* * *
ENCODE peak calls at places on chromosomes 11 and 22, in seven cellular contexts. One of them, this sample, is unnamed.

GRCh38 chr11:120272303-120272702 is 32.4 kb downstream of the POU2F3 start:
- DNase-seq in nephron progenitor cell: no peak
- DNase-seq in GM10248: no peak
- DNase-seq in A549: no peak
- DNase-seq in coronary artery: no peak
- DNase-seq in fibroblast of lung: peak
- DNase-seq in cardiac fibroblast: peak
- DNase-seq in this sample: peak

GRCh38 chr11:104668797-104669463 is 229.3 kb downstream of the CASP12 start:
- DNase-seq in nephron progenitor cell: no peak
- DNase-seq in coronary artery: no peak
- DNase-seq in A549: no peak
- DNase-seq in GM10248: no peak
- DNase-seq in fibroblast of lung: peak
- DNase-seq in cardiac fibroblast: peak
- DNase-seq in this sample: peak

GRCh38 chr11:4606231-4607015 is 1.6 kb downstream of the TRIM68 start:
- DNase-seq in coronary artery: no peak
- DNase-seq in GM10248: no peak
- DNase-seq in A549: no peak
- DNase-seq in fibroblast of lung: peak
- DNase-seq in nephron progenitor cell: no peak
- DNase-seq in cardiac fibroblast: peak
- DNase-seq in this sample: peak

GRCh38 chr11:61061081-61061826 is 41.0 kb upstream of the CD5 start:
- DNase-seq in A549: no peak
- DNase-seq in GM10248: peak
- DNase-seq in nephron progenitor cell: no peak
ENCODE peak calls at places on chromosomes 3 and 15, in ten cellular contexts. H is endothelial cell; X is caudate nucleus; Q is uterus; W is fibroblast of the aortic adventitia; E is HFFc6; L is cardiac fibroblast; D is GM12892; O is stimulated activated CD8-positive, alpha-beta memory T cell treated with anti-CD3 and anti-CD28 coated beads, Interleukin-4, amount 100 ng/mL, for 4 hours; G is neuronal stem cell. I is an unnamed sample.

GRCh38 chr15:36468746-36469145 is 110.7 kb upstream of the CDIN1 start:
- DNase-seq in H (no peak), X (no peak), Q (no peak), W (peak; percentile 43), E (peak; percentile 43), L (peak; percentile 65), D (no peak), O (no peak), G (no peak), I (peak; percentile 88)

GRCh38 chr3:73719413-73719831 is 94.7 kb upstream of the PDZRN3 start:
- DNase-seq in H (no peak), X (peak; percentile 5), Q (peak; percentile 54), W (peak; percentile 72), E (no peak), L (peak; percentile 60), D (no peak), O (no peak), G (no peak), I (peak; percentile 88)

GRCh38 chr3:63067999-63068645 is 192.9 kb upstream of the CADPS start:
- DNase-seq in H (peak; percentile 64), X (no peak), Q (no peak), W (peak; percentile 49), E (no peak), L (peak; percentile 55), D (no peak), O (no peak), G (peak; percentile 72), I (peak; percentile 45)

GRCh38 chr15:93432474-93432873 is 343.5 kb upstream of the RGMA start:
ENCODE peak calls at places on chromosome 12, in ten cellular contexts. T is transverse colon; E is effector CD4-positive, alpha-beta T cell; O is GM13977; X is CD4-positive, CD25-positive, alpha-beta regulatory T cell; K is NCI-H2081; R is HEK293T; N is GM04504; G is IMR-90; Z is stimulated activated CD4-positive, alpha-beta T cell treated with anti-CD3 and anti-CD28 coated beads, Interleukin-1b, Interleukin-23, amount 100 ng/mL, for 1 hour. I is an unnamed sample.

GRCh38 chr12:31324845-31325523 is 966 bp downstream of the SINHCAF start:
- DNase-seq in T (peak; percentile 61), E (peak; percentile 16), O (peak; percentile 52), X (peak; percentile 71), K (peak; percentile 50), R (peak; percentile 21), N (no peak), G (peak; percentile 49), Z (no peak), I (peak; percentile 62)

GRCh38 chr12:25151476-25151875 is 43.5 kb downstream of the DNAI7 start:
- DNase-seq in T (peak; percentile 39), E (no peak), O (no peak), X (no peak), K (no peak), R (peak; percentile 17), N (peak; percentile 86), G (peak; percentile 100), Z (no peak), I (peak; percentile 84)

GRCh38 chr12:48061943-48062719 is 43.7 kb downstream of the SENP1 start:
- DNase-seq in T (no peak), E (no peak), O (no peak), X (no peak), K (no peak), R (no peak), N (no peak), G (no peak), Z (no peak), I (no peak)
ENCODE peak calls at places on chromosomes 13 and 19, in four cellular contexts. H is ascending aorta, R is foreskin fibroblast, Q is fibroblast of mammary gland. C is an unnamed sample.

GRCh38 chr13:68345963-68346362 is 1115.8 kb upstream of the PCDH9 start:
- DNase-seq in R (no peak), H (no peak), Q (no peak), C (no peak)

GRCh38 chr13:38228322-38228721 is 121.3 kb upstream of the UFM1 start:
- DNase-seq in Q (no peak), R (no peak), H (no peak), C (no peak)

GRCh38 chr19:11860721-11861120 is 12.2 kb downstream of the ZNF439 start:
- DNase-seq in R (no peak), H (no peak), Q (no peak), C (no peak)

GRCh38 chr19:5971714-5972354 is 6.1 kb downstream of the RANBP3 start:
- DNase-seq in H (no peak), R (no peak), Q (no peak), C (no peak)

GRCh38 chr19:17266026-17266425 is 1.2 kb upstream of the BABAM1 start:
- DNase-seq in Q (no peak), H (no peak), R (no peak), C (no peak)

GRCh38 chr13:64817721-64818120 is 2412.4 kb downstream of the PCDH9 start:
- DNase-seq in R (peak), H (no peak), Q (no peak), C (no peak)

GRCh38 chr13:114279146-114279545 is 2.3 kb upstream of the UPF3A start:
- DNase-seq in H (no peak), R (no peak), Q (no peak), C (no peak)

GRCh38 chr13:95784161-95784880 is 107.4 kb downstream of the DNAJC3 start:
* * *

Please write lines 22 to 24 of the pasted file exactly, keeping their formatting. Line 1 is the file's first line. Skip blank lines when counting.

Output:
- DNase-seq in fibroblast of lung: peak
- DNase-seq in nephron progenitor cell: no peak
- DNase-seq in cardiac fibroblast: peak